Brno City Guide: Things to Do, See and Eat traveling in Brno, Czechia

Brno Travel Guide

Brno Travel Guide
Photo by LNLNLN on Pixabay // CC0


There is more to Czechia than just Prague. Brno, the nation’s second-largest city, is also worth visiting.

It has everything a traveller could want – a castle, iconic churches, even a doomsday bunker. When in Brno, you’ll find plenty to do over a four-day visit.

Come check out our Brno cultural travel guide as we cover the best things to do in Brno, Czechia.


Top Attractions

Begin your visit to Brno by checking out Spilberk Castle. The last ruler of the Přemyslid dynasty began its construction in the early 13th century. However, a power change midstream meant that Bohemian monarch King Ottokar II completed it.

From the mid-13th century to the 14th century, it served as a royal castle. Soon after that, though, it became a notorious prison, and later, a soldier’s barracks. It also helped defend Brno during armed incursions. Most notably, the castle’s commanding walls helped to fend off Swedish attacks during the Thirty Years’ War.

To get to this attraction, prepare for an uphill walk. Your efforts will be worth it, though – from here, you’ll enjoy commanding views of all of Brno.

Aside from Spilberk Castle, the Cathedral of St. Peter and Paul is the other distinctive sight that defines Brno. This Baroque church dates from the 14th century. However, its iconic needlepoint spires are a much more recent addition. August Kirstein, a famed architect, supervised their construction at the turn of the 20th century.

Inside, its stained glass windows will astound you, especially on a sunny day. But, you can also climb this cathedral’s famed bell tower. Standing 275 feet above the pavements, it affords yet another amazing vantage point from which to take in Brno.

Lastly, as you sightsee around town, pay attention around Noon. At this hour, the cathedral’s bells chime, just as they have for centuries. However, back when the Swedes were attacking Brno, they rang out at 11 am. Fooled by the locals with knowledge of their plans, the attackers ended their siege. The day before, the Swedes planned to give up if they hadn’t met their objective by Noon.

The Cathedral of St. Peter and Paul isn’t the only church worth seeing in Brno. Make room in your plans for the Church of St. James. As churches go, this one has its merits, as its Late Gothic elements will appeal to die-hards.

However, people from far and wide to see what is in this church’s basement. Below this building, the Ossuary at the Church of St James contains the remains of over 50,000 people. These unfortunate souls, victims of cholera and plague outbreaks, were laid to rest here.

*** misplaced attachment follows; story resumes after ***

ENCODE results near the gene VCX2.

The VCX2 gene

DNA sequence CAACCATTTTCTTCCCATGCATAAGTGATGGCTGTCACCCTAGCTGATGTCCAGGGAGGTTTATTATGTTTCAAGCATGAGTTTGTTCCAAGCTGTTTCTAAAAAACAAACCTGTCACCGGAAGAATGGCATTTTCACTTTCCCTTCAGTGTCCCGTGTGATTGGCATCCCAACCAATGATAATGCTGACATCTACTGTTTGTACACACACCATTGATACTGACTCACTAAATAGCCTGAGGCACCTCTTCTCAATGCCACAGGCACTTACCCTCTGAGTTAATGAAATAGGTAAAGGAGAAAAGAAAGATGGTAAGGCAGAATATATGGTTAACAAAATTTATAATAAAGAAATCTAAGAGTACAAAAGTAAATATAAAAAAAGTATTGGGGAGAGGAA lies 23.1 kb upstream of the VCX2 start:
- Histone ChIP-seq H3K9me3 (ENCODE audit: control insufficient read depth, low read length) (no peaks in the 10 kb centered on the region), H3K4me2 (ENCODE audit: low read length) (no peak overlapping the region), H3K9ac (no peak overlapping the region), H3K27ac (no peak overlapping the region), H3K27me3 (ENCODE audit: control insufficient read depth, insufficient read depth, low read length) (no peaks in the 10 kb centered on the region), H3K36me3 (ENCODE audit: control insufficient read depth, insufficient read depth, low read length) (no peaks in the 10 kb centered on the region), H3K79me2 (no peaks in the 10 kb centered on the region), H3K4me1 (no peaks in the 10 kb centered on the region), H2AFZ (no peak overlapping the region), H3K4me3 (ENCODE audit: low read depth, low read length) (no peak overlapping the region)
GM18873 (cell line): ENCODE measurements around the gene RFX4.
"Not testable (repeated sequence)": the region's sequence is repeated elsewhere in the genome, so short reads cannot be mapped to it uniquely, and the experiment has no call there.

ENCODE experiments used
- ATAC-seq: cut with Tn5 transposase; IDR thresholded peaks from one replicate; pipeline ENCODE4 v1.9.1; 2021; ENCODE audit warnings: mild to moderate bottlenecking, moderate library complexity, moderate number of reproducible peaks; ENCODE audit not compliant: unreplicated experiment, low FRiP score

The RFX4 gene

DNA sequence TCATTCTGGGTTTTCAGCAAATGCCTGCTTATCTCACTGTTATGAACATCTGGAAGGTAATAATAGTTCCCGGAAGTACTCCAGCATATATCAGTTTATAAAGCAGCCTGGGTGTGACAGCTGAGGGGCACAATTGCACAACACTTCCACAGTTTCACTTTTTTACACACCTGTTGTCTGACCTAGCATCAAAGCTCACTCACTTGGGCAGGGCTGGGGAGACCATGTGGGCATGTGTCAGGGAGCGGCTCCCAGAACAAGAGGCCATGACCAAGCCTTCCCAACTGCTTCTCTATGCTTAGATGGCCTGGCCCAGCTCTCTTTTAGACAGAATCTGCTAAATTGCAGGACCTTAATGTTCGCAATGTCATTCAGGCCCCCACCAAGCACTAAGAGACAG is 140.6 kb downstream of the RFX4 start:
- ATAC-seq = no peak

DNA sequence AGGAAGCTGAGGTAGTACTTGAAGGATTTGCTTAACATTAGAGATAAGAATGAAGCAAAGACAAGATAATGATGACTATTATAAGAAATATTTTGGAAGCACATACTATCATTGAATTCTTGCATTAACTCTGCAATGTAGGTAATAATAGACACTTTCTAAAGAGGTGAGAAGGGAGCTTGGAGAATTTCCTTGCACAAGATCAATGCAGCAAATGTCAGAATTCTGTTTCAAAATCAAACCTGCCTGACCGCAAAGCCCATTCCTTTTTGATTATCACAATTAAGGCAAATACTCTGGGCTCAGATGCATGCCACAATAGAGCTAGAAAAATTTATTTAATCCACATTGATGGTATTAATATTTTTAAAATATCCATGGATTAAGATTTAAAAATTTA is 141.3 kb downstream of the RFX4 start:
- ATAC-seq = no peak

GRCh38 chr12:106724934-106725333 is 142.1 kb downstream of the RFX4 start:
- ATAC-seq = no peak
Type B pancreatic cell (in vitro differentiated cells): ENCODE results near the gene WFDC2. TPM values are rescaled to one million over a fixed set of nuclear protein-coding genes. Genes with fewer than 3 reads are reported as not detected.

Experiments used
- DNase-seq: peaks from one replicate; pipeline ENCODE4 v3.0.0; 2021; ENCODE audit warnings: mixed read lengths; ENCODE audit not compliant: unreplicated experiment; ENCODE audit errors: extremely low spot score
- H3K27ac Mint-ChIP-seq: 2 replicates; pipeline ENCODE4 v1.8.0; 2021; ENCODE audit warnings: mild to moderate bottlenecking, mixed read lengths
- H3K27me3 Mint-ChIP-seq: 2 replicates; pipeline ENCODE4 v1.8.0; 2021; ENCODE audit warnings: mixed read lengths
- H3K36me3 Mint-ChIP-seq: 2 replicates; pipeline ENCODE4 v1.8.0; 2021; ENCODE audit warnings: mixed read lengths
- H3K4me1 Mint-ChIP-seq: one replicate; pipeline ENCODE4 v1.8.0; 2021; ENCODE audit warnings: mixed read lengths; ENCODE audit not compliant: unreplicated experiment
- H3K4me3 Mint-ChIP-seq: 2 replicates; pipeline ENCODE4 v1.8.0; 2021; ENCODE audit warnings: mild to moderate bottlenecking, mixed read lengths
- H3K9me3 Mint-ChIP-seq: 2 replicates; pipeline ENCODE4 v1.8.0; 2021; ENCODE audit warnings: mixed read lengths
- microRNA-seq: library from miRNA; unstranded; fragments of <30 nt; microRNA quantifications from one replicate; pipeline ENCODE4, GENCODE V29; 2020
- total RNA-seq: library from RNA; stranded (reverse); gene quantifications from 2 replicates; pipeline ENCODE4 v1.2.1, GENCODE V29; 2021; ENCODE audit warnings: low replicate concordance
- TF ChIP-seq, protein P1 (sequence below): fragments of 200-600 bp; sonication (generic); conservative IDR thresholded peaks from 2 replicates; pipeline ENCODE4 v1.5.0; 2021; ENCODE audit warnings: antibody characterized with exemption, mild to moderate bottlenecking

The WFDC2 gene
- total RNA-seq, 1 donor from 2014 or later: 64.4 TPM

As you walk through its subterranean chambers, you’ll find countless skulls and bones embedded in the walls. With only three rooms, it takes only 30 minutes tops to see, making it a great choice for those with tight schedules. The church does permit photography, but maintain your sense of place – you are in an underground cemetery. Behave respectfully.

If you are mechanically-minded, a visit to the Brno Technical Museum may interest you. This nice collection of technology and machinery will give you perspective on how we’ve come as a society. From cars to video games, there is enough here to keep you occupied for a few hours.

Other Attractions

Like the rest of the Warsaw Pact, Czechia spent much of the 20th century fearing nuclear annihilation. During this time, the local government planned for the possibility of the Cold War going hot.

To protect the leadership from a nuclear attack, Nuclear Shelter 10-Z came into being after the Second World War. Its facilities could host up to 500 people for three days – woefully inadequate given the longevity of radioactive fallout.

Thankfully, they never discovered that flaw, as the Cold War ended in the 1990s. Today, it operates as a budget hotel that holds true to the nuclear bunker aesthetic. If you decide to stay a night, dress warmly – temperatures hover around 14 degrees year-round down there.

Brno offers visitors more than castles and Baroque churches. It also has Villa Tugendhat, a fine specimen of Modernism. Its German architects built this house between 1928 and 1930. Positioned on a slope above Brno, this three-storey villa features sleek lines, inside and out. Its large windows let in plenty of light, and its onyx wall in the living room is a stunner.

Before departing from Brno, spend time people-watching in Namesti Svobody. Translating to “Freedom Square” in English, locals gather in this public space throughout the year. The square itself has two features of interest – a large, black astronomical clock, and two bronze fountains.

As we mentioned, though, the best part about this place is the people. Around the edge, you’ll find cafes and restaurants, which are perfect people-watching venues. And, during the holiday season, this space hosts a Christmas market you won’t want to miss.

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